(Anna’s hummingbird with bees, California, 2016 – photo by Toshiyasu Morita)

The White House faces a yuuge pothole in the road to having even a marginally successful first 100 days.

Republicans need to pass a new Continuing Resolution (CR) to fund the government, and the current CR expires on April 28. A CR is a form of appropriations law that keeps the federal government operating. The expiring CR was passed last December, effectively kicking the can down the road to the new administration. The idea was that there would be a GOP Congress and a Republican president for the first time since 2006, and they would work together to get things done.

But, as with the failed Trumpcare legislation, House Republicans are still divided, and Democrats will sit on the sidelines and watch the GOP’s efforts to achieve consensus. Republicans are staring at the twin issues that have led them to threaten government-shutdowns in the past, the funding of Planned Parenthood (PP) and the continuing funding of Obamacare. The GOP has not solved either through separate legislation since getting control of the government, so those issues will certainly come up.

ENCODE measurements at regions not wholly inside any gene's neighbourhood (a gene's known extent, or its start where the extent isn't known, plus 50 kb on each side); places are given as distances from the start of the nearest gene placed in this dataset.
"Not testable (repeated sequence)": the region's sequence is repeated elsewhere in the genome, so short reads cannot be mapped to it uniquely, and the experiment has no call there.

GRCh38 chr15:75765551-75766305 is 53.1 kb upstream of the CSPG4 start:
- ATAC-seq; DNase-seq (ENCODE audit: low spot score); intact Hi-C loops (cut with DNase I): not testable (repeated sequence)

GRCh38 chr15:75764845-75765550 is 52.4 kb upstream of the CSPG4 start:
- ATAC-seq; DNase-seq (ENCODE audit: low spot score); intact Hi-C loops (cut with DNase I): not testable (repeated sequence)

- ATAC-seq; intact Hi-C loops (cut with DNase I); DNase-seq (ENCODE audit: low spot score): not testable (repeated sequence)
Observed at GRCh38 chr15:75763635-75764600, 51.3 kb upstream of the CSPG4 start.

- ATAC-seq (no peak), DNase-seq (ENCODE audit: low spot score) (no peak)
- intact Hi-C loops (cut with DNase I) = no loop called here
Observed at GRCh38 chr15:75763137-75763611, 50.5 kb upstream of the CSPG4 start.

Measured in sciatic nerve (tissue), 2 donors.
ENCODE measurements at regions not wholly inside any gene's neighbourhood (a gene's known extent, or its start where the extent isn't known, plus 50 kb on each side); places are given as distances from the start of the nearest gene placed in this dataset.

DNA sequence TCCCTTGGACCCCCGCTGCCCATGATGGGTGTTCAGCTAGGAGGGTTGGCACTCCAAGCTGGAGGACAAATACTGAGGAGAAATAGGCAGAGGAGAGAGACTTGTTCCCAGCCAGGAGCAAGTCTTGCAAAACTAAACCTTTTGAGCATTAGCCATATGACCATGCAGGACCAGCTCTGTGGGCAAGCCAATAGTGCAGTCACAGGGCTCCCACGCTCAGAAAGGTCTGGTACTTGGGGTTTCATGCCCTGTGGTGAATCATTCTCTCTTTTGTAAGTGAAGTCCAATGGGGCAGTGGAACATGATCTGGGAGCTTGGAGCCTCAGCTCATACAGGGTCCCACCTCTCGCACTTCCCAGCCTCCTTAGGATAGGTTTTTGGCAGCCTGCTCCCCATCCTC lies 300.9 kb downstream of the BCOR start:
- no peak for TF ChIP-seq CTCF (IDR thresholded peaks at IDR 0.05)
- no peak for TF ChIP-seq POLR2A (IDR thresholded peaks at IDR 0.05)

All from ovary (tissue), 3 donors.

Several Freedom Caucus and other Republican conservatives have pledged never to vote for an appropriations measure that allows federal funds to go to PP (they are for the “freedom” to fund middle-aged guys taking Viagra, but not to fund PP).

NY Magazine reports that there’s even a possibility that hard-core conservatives could renew the effort they made in 2013 to block appropriations necessary for the administration of Obamacare, now that it will be around for a while.

Congressional rules will require that this appropriations bill be treated as regular legislation. So NY Mag says:

…the odds are pretty good anything other than a straight extension of the earlier continuing resolution will attract a Democratic filibuster, and produce the kind of gridlock that could shut down the federal government for at least a while.